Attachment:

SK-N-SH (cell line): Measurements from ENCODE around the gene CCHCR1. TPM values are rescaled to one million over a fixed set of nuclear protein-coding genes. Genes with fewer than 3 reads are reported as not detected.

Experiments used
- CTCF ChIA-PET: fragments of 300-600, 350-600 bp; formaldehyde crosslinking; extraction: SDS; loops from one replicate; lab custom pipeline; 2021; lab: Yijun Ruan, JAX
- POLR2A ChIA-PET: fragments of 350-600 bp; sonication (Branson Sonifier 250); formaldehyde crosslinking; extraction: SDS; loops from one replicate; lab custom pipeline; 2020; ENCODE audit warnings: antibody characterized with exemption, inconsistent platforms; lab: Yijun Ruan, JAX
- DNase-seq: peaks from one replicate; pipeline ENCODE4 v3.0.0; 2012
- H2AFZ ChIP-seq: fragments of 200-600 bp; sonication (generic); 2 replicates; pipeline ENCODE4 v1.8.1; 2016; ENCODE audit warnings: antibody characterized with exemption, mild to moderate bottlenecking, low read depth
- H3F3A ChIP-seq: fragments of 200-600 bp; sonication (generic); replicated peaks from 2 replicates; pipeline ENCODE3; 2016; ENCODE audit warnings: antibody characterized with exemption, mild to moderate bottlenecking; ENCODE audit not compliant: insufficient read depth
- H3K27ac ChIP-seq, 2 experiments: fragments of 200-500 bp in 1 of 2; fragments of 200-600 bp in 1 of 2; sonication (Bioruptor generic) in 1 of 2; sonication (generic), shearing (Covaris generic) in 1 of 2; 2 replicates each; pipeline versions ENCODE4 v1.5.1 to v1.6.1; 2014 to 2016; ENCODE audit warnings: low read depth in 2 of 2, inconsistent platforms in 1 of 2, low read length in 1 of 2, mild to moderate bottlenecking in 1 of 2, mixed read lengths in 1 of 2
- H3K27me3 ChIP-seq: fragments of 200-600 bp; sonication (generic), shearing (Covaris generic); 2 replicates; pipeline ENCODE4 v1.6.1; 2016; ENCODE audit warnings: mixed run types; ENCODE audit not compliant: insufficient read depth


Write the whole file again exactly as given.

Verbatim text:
SK-N-SH (cell line): Measurements from ENCODE around the gene CCHCR1. TPM values are rescaled to one million over a fixed set of nuclear protein-coding genes. Genes with fewer than 3 reads are reported as not detected.

Experiments used
- CTCF ChIA-PET: fragments of 300-600, 350-600 bp; formaldehyde crosslinking; extraction: SDS; loops from one replicate; lab custom pipeline; 2021; lab: Yijun Ruan, JAX
- POLR2A ChIA-PET: fragments of 350-600 bp; sonication (Branson Sonifier 250); formaldehyde crosslinking; extraction: SDS; loops from one replicate; lab custom pipeline; 2020; ENCODE audit warnings: antibody characterized with exemption, inconsistent platforms; lab: Yijun Ruan, JAX
- DNase-seq: peaks from one replicate; pipeline ENCODE4 v3.0.0; 2012
- H2AFZ ChIP-seq: fragments of 200-600 bp; sonication (generic); 2 replicates; pipeline ENCODE4 v1.8.1; 2016; ENCODE audit warnings: antibody characterized with exemption, mild to moderate bottlenecking, low read depth
- H3F3A ChIP-seq: fragments of 200-600 bp; sonication (generic); replicated peaks from 2 replicates; pipeline ENCODE3; 2016; ENCODE audit warnings: antibody characterized with exemption, mild to moderate bottlenecking; ENCODE audit not compliant: insufficient read depth
- H3K27ac ChIP-seq, 2 experiments: fragments of 200-500 bp in 1 of 2; fragments of 200-600 bp in 1 of 2; sonication (Bioruptor generic) in 1 of 2; sonication (generic), shearing (Covaris generic) in 1 of 2; 2 replicates each; pipeline versions ENCODE4 v1.5.1 to v1.6.1; 2014 to 2016; ENCODE audit warnings: low read depth in 2 of 2, inconsistent platforms in 1 of 2, low read length in 1 of 2, mild to moderate bottlenecking in 1 of 2, mixed read lengths in 1 of 2
- H3K27me3 ChIP-seq: fragments of 200-600 bp; sonication (generic), shearing (Covaris generic); 2 replicates; pipeline ENCODE4 v1.6.1; 2016; ENCODE audit warnings: mixed run types; ENCODE audit not compliant: insufficient read depth